Content warning: This piece contains general discussion of child sexual abuse.
Reading about the plight of Latesha Clay, the child in Grand Rapids, MI sentenced to nine years in prison after being used as live bait in a robbery scheme, the thing that struck me was the use of the word “victim.” Of course, referring to Latesha Clay as a victim of human trafficking and the rampant racism of the criminal justice system makes sense. However, in this case, the 15-year-old mother is being painted as a villain. Every time I’ve seen the word “victim” used in relation to Latesha Clay, it’s been used to describe the men who responded to her Backpage ad, which featured the words “teen sex.”
To give you a quick rundown, in case you haven’t been exposed to this case in the media (and how could you have been? Almost all the coverage on it features the same news story that ran last October on a local crime blotter), Latesha Clay was used by two older teenagers, Trayvin Donnell Lewis, 18, and Monee Duepre Atkinson, 17, to lure men to their motel room. Both Lewis and Atkinson await criminal convictions, and like Clay, have both been charged as adults, though legally only Lewis is no longer a minor. Charging Black children as adults for crimes less severe than their white juvenile counterparts have committed is nothing new, but it is especially disheartening in the case of Clay, who, at 15, is a long ways off from adulthood.
Mlive, the website that initially ran her story, asserts that a man came to a hotel room expecting to have sex with a teenager. Upon arrival, he was greeted by Clay, who took the agreed upon payment and stepped aside. Lewis allegedly then came forward brandishing what investigators later said was an Airsoft pistol with the orange tip removed—not even a real firearm. He ordered him to the ground and requested the man’s money and cellphone. The older teens then allegedly forced the “victim” to drive to an ATM and withdraw a mere $300 before taking them back to the hotel. The teens also allegedly cleared the history from the victim’s cell phone.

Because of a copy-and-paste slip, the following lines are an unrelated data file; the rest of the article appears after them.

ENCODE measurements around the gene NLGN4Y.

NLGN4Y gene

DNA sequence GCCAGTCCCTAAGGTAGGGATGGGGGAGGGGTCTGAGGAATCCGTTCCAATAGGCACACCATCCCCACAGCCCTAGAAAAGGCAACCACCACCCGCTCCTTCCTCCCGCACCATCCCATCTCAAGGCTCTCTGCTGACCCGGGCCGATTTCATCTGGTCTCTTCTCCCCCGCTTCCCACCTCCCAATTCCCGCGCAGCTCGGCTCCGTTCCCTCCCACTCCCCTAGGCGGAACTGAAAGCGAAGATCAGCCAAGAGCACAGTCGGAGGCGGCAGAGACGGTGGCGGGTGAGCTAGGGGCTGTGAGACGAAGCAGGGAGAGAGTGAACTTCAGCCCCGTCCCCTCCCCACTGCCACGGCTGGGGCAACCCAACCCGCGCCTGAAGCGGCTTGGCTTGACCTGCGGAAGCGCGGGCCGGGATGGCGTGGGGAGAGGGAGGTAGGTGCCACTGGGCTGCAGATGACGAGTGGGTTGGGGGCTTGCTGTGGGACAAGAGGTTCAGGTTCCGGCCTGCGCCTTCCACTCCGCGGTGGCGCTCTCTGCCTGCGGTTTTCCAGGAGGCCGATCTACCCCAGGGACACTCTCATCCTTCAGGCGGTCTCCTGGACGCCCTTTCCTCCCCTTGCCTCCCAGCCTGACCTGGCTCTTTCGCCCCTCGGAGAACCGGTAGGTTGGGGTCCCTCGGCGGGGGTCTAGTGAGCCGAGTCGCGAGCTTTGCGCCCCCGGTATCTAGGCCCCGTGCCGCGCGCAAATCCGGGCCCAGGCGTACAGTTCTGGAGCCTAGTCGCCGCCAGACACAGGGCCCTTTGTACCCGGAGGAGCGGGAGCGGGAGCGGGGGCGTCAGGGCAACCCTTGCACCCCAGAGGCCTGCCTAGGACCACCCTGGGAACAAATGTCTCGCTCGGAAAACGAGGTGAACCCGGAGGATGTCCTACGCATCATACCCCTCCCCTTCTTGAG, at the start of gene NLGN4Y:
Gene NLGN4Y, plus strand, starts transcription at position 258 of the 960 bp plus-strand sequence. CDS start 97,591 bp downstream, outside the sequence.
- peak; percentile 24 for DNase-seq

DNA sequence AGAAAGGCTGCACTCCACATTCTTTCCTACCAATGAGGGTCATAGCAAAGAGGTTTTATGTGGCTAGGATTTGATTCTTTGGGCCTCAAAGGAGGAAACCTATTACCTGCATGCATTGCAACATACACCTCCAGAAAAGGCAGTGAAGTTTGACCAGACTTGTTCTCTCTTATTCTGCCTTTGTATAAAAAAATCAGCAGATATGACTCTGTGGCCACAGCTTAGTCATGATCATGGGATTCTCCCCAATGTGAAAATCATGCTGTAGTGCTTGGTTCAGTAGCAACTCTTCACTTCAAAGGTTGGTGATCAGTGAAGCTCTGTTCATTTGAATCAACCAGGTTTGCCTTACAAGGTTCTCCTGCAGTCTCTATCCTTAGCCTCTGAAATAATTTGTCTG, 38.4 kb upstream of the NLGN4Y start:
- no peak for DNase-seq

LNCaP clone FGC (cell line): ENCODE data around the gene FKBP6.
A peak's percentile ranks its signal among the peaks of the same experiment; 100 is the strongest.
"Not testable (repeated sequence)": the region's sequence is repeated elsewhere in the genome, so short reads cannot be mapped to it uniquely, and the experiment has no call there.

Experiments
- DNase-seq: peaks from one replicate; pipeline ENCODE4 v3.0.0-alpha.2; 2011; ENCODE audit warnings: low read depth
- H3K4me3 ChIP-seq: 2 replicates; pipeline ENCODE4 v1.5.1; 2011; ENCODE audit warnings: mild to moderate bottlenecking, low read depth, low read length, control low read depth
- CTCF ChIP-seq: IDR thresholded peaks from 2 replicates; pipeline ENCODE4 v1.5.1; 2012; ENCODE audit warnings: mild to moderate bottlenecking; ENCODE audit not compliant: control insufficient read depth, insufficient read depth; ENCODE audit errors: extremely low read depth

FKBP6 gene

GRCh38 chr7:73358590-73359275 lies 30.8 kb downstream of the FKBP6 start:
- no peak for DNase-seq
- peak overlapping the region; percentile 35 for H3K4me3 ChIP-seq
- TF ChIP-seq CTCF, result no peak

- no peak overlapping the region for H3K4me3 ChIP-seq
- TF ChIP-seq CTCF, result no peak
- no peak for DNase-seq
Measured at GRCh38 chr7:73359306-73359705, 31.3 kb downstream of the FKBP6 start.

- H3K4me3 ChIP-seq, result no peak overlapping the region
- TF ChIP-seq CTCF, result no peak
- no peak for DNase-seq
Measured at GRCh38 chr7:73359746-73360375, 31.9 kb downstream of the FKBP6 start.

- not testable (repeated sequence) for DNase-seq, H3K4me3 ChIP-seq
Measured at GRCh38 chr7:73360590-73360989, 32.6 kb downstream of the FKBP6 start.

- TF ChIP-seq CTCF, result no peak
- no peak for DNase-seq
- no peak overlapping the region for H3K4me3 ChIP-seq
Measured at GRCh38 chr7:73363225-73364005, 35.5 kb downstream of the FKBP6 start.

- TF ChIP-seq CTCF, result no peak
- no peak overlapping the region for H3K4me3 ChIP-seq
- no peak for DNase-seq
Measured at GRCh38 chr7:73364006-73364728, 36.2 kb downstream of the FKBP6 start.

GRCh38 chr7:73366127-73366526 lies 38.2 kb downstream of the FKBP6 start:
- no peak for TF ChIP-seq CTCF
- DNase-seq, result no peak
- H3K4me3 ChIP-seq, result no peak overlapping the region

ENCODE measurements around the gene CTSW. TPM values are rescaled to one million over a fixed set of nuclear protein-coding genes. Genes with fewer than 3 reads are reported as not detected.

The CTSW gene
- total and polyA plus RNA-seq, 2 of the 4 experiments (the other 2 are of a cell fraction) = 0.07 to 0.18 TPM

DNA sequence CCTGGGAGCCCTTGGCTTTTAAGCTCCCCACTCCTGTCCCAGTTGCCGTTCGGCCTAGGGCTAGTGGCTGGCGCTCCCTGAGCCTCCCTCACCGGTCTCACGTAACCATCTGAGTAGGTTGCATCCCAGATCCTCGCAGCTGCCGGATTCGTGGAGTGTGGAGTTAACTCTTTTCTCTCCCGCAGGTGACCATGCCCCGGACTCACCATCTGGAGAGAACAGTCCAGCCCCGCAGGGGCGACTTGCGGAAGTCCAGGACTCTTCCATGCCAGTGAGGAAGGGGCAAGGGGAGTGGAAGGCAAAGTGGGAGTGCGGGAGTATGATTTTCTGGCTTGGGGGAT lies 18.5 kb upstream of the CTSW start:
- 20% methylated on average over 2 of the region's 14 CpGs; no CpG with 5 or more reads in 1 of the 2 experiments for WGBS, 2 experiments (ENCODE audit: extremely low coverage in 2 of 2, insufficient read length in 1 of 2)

After the man—unharmed except for his pride—called the police, a search of the hotel room turned up the three suspects as well as $650 in cash and the doctored Airsoft gun. Lewis is being charged with possession of a firearm during the commission of a felony, even though an Airsoft gun was the only firearm found on premises. All three teenagers were hauled in and interrogated.
Something that stands out starkly in this case is the police department’s total exoneration of the men who were soliciting sex from a teenager over the internet in the first place. Kent County Undersheriff Michelle LaJoye-Young has gone on record assuring “robbery victims” that the department is not focused on investigating them for solicitation of prostitution in this case, urging them to come forward.
Latesha Clay fits the profile for a victim of sex-trafficking—she is under 18, her body was advertised over the internet as available for men to violate, and she appeared to be working with—more likely working for—older men. Clay’s father has been reported to have as many as 32 biological children. Father Theresa of Father Theresa’s Wine Cellar, a social justice news and commentary podcast, speculated that Clay’s father was forcing Latesha to have sex with men for profit. But because the men robbed did not engage in sexual activity with her, she was tried as an adult on armed robbery and unlawful imprisonment charges.